(SDO_DIM_ELEMENT('LONG', -180.0, 180.0, 0.5), 
     SDO_DIM_ELEMENT('LAT', -90.0, 90.0, 0.5)), 
   8307);

 

4. Create the Geo Spatial Index

Create index on the column geo_location that holds the SO_GEOMETRY object:

CREATE INDEX dept_spatial_idx 
ON dept(geo_location)
INDEXTYPE IS mdsys.spatial_index;

image

 

5. Start querying with Location based conditions

List all departments, ordered by their distance from Washington DC

SELECT d.loc
,      SDO_GEOM.SDO_DISTANCE
       ( SDO_GEOMETRY(2001, 8307,SDO_POINT_TYPE ( -77.0364, 38.8951,NULL), NULL, NULL) /* Washington DC */
       , d.geo_location
       , 0.005
       , 'unit=KM'
       ) "distance from Washington"
from   dept d
order 
by     2

image
We find all departments  within 500 km from Washington DC and get the distance for each department in the property distance in km :

with d as
( SELECT d.loc
  ,      SDO_GEOM.SDO_DISTANCE
         ( SDO_GEOMETRY(2001, 8307,SDO_POINT_TYPE ( -77.0364, 38.8951,NULL), NULL, NULL)
         , d.geo_location
         , 0.005
         , 'unit=KM'
         ) distance
  from   dept d
  order 
  by     2
)
select d.*
from   d
where  d.distance < 500

image

Find two closest neighbouring departments for NEW YORK:

 

SELECT /*+ LEADING(d) INDEX(dn dept_spatial_idx)  */ 
       d.deptno,
       d.loc,
       dn.deptno neighbour_deptno,
       dn.loc neighbour_loc,
       sdo_nn_distance (1) distance
FROM   dept d
       cross join
       dept dn
WHERE  d.deptno = 10 /* NEW YORK */
and    dn.deptno !=  10
AND    sdo_nn /* is dn in set of 3 closest neighbours to d */
       (dn.geo_location, d.geo_location, 'sdo_num_res=3', 1) = 'TRUE'
ORDER 
BY    distance;

(note: the hint in the first line is not required on Oracle Database 12c, but it is on 11g – see forum thread) Here are examples for the use of the SDO_NN operator.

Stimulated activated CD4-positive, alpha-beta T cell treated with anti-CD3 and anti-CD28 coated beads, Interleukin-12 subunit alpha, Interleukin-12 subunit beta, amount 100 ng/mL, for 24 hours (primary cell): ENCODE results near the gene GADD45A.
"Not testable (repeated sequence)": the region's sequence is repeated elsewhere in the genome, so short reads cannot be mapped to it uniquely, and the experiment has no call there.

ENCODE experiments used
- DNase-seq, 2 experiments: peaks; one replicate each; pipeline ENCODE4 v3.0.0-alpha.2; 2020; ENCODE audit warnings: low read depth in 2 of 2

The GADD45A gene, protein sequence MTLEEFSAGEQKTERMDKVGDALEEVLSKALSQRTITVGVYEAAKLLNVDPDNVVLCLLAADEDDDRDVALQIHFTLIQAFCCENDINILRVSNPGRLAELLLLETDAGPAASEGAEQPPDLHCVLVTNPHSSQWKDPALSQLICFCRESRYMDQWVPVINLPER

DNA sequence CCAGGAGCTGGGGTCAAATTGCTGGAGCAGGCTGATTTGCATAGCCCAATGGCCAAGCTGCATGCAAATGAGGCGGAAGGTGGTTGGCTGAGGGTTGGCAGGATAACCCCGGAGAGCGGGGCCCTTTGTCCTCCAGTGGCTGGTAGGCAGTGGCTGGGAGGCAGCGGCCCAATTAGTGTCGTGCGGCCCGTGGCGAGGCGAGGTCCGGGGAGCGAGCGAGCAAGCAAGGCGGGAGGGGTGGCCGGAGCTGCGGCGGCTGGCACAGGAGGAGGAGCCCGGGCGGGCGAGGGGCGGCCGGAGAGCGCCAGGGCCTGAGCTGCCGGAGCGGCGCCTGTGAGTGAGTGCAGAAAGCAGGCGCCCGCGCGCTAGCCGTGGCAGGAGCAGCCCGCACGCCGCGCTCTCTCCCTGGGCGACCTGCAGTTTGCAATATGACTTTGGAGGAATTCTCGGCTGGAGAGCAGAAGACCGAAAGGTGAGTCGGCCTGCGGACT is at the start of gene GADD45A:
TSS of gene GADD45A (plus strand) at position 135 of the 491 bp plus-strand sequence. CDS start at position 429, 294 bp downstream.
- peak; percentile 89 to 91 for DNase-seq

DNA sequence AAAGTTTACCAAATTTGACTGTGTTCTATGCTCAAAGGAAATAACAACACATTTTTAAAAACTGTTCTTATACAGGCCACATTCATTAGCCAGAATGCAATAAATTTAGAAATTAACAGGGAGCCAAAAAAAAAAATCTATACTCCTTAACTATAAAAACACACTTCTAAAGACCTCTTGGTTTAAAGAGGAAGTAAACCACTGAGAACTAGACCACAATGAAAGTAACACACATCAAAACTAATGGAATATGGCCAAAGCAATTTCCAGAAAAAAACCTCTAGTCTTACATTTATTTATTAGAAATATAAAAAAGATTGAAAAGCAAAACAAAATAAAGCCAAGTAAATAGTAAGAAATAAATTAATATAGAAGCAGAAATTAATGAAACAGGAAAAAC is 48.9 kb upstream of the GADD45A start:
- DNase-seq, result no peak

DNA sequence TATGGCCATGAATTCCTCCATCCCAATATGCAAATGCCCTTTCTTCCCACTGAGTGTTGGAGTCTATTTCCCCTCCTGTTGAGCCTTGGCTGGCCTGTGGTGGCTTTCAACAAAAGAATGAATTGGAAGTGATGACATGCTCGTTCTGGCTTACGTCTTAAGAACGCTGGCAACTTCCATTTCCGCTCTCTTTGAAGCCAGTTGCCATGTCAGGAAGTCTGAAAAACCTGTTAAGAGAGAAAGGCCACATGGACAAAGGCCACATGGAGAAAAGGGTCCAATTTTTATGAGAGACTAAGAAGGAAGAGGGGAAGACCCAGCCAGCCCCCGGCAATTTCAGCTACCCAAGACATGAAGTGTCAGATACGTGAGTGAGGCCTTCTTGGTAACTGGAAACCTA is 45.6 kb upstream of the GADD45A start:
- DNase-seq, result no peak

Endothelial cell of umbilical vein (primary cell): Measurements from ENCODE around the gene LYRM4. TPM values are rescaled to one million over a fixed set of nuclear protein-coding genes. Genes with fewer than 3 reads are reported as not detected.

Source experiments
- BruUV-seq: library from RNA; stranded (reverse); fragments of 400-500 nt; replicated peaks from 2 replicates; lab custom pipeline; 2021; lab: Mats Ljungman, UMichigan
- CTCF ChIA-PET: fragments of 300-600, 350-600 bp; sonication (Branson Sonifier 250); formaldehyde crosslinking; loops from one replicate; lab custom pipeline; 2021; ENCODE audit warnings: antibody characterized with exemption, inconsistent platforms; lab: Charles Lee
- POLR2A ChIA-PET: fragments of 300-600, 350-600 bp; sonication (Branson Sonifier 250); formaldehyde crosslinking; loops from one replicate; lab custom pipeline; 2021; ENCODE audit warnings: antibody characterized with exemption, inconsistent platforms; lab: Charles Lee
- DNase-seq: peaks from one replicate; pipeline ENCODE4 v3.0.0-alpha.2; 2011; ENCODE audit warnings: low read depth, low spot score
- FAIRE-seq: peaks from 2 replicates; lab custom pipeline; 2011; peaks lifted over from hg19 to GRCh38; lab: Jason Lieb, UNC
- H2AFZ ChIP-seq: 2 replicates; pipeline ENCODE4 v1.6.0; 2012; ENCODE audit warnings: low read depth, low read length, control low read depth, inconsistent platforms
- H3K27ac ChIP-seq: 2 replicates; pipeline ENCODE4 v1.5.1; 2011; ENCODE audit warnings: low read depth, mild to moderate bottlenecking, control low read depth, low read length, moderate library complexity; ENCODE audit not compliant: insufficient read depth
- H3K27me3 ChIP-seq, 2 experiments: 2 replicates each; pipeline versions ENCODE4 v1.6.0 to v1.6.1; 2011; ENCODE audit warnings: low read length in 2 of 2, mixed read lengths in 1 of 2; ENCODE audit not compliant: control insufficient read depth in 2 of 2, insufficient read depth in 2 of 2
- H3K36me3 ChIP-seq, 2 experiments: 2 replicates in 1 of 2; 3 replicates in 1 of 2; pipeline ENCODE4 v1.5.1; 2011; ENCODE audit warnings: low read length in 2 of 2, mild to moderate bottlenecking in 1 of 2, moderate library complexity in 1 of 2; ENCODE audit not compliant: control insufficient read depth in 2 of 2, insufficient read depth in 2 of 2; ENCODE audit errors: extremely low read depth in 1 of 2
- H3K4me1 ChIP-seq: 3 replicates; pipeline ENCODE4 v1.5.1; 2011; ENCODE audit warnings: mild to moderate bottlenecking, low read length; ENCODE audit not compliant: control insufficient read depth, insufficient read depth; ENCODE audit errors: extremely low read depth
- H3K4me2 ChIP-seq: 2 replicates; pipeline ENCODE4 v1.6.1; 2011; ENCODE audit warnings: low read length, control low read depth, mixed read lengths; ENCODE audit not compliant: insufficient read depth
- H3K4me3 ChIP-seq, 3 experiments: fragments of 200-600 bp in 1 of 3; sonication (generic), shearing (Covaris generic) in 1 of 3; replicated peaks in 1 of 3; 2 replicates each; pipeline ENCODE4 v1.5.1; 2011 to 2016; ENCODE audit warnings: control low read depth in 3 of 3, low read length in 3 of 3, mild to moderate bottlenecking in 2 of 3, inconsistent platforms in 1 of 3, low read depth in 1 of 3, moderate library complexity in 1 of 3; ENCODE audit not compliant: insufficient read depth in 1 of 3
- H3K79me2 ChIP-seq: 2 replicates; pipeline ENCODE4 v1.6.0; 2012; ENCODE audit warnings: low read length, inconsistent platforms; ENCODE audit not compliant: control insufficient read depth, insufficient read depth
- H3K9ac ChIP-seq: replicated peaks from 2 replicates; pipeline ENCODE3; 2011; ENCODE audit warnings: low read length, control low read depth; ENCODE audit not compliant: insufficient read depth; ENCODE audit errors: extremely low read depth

image

image

Distance matrix, using pivot:

 

with distances as
(SELECT /*+ LEADING(d) INDEX(dn dept_spatial_idx)  */ 
       d.deptno,
       d.loc,
       dn.deptno neighbour_deptno,
       dn.loc neighbour_loc,
       trunc(sdo_nn_distance (1)) distance
FROM   dept d
       cross join
       dept dn
WHERE  sdo_nn /* is dn in set of 3 closest neighbours to d */
       (dn.geo_location, d.geo_location, 'sdo_num_res=3 unit=km', 1) = 'TRUE'
)
SELECT *
FROM   (SELECT loc, neighbour_loc, distance distance
        FROM   distances)
PIVOT  ( max(distance) AS distance 
         FOR (neighbour_loc) 
         IN ('NEW YORK' AS NEWYORK, 'BOSTON' AS BOSTON, 'CHICAGO' AS CHICAGO, 'DALLAS' as DALLAS)
        );

 

 

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About Author

Lucas Jellema, active in IT (and with Oracle) since 1994. Oracle ACE Director and Oracle Developer Champion. Solution architect and developer on diverse areas including SQL, JavaScript, Docker, Machine Learning, Java, SOA and microservices, events in various shapes and forms and many other things. Author of the Oracle Press books: Oracle SOA Suite 11g Handbook and Oracle SOA Suite 12c Handbook. Frequent presenter on community events and conferences such as JavaOne, Oracle Code and Oracle OpenWorld.